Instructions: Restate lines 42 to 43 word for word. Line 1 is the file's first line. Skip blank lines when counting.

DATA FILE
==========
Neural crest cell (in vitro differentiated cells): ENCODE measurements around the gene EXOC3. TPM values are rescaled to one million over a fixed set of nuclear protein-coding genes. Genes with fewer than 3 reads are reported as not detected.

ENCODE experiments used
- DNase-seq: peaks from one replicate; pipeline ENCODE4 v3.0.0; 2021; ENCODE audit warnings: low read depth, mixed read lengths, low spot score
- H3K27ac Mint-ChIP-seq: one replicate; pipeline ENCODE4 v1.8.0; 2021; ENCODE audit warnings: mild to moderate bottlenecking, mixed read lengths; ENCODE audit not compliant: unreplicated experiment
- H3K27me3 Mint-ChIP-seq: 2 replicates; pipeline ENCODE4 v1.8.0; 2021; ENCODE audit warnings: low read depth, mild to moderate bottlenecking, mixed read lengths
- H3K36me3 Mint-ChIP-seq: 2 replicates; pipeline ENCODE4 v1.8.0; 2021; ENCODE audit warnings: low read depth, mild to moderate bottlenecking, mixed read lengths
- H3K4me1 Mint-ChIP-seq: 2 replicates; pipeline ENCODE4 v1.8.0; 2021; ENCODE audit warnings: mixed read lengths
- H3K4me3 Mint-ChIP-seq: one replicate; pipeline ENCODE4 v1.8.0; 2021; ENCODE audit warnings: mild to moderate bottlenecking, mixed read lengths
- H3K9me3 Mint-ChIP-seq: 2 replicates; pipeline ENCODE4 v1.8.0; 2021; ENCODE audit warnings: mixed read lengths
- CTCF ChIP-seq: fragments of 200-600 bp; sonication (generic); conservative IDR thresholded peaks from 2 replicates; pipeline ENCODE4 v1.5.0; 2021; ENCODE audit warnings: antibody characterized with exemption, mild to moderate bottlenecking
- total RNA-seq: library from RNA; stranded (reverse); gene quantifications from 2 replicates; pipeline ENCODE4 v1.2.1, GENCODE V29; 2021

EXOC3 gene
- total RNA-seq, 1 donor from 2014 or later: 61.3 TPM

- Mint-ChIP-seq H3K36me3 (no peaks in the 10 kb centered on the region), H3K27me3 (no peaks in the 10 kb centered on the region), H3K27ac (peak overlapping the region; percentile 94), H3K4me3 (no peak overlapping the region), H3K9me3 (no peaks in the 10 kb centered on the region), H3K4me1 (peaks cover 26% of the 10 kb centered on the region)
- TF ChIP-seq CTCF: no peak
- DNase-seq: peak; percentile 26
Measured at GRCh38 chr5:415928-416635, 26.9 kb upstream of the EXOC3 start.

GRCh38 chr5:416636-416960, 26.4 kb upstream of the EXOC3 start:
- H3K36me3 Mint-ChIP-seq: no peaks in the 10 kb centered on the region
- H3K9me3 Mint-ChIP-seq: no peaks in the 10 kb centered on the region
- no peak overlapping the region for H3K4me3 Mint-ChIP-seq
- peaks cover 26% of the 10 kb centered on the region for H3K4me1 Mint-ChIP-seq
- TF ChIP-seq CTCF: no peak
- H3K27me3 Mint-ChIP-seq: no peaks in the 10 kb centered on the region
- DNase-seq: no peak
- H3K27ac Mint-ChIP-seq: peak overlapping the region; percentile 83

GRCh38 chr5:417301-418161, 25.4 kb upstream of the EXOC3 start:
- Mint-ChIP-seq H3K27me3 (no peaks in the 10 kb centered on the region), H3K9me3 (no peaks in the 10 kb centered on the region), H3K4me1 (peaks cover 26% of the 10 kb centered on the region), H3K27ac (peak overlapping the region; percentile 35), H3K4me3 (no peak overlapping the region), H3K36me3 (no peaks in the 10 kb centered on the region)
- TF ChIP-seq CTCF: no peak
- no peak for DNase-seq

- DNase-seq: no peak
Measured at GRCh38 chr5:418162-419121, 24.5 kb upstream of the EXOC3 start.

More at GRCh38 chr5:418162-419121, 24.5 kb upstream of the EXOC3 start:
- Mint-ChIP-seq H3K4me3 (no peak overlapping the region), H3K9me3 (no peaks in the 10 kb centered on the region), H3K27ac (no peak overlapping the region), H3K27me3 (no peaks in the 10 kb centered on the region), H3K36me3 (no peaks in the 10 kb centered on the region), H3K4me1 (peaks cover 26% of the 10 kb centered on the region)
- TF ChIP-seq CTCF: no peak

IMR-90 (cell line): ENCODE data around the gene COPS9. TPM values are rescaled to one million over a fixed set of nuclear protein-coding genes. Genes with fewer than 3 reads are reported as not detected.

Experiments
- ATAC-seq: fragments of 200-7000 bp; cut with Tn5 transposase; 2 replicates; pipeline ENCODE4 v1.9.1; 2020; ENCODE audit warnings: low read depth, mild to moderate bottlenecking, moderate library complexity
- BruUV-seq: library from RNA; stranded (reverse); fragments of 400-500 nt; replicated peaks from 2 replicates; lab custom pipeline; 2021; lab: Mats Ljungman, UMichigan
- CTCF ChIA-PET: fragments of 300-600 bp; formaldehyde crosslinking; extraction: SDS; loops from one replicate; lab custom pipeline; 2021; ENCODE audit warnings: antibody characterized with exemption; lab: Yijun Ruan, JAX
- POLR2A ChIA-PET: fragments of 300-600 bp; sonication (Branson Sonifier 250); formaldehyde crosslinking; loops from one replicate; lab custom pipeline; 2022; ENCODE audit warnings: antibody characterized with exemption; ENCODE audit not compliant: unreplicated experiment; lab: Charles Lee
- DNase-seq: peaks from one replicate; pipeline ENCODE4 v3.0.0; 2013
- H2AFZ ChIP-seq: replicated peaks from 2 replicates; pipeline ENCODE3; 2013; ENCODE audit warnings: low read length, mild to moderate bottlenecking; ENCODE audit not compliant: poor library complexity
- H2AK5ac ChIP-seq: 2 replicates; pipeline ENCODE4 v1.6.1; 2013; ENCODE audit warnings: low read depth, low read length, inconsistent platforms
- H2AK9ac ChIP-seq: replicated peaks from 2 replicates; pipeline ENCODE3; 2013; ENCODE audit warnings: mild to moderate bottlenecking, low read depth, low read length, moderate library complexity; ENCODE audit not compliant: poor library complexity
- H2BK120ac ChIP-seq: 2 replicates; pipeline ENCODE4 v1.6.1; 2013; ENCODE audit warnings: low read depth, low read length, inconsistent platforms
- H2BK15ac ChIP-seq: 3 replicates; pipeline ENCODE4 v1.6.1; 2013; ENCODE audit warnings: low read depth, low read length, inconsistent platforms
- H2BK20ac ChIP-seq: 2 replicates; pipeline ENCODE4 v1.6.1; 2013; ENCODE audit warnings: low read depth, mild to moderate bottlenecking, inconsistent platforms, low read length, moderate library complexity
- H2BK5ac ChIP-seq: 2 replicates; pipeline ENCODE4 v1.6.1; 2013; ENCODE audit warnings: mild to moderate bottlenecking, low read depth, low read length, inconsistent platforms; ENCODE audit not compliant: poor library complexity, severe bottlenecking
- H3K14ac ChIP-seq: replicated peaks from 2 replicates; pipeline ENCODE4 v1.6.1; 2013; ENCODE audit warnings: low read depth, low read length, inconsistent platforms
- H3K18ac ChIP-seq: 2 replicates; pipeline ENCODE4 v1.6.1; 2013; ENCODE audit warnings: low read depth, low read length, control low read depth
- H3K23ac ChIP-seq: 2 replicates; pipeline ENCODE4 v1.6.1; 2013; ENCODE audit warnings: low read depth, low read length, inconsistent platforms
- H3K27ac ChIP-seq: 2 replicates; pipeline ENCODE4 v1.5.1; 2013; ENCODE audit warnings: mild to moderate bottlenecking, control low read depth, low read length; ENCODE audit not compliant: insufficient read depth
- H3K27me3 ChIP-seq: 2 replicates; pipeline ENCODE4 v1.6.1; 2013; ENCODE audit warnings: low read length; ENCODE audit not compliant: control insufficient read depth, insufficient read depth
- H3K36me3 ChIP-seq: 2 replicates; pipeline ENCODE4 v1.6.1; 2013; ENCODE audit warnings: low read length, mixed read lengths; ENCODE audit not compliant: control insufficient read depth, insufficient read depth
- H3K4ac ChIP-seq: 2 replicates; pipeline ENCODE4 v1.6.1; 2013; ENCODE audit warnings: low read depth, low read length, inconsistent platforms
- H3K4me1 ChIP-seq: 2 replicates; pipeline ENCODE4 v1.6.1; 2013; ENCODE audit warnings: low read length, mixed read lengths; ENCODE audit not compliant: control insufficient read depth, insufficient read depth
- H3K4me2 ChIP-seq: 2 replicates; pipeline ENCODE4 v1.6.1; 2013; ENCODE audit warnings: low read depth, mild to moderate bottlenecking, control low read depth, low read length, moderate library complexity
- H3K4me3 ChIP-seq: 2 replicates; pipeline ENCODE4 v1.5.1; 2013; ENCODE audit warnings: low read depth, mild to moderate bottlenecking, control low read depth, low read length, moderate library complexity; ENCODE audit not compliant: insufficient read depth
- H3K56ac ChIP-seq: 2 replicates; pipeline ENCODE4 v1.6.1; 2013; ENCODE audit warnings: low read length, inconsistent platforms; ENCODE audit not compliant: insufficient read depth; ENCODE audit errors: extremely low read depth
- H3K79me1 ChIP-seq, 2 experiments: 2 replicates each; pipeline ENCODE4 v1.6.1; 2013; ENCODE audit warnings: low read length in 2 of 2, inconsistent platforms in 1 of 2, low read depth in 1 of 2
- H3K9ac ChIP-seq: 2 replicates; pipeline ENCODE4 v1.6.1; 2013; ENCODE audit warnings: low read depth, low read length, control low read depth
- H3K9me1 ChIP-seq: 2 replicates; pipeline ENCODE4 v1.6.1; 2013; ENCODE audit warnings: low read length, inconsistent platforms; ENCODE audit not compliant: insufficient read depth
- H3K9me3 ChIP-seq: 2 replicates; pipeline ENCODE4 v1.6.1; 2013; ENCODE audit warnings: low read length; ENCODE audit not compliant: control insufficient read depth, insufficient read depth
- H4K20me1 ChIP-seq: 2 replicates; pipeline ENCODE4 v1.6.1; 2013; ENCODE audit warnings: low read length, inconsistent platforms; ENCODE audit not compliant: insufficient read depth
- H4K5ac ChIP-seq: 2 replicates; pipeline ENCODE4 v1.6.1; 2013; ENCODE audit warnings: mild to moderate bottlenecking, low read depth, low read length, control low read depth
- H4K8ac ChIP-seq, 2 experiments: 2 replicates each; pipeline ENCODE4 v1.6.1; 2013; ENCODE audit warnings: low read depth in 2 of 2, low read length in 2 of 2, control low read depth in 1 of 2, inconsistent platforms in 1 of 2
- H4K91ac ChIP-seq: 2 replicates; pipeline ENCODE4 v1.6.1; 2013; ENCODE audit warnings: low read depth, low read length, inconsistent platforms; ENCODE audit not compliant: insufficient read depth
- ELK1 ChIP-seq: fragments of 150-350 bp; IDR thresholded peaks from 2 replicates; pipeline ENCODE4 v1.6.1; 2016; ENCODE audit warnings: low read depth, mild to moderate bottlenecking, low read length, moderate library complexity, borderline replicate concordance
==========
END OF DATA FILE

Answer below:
- DNase-seq: peaks from one replicate; pipeline ENCODE4 v3.0.0; 2013
- H2AFZ ChIP-seq: replicated peaks from 2 replicates; pipeline ENCODE3; 2013; ENCODE audit warnings: low read length, mild to moderate bottlenecking; ENCODE audit not compliant: poor library complexity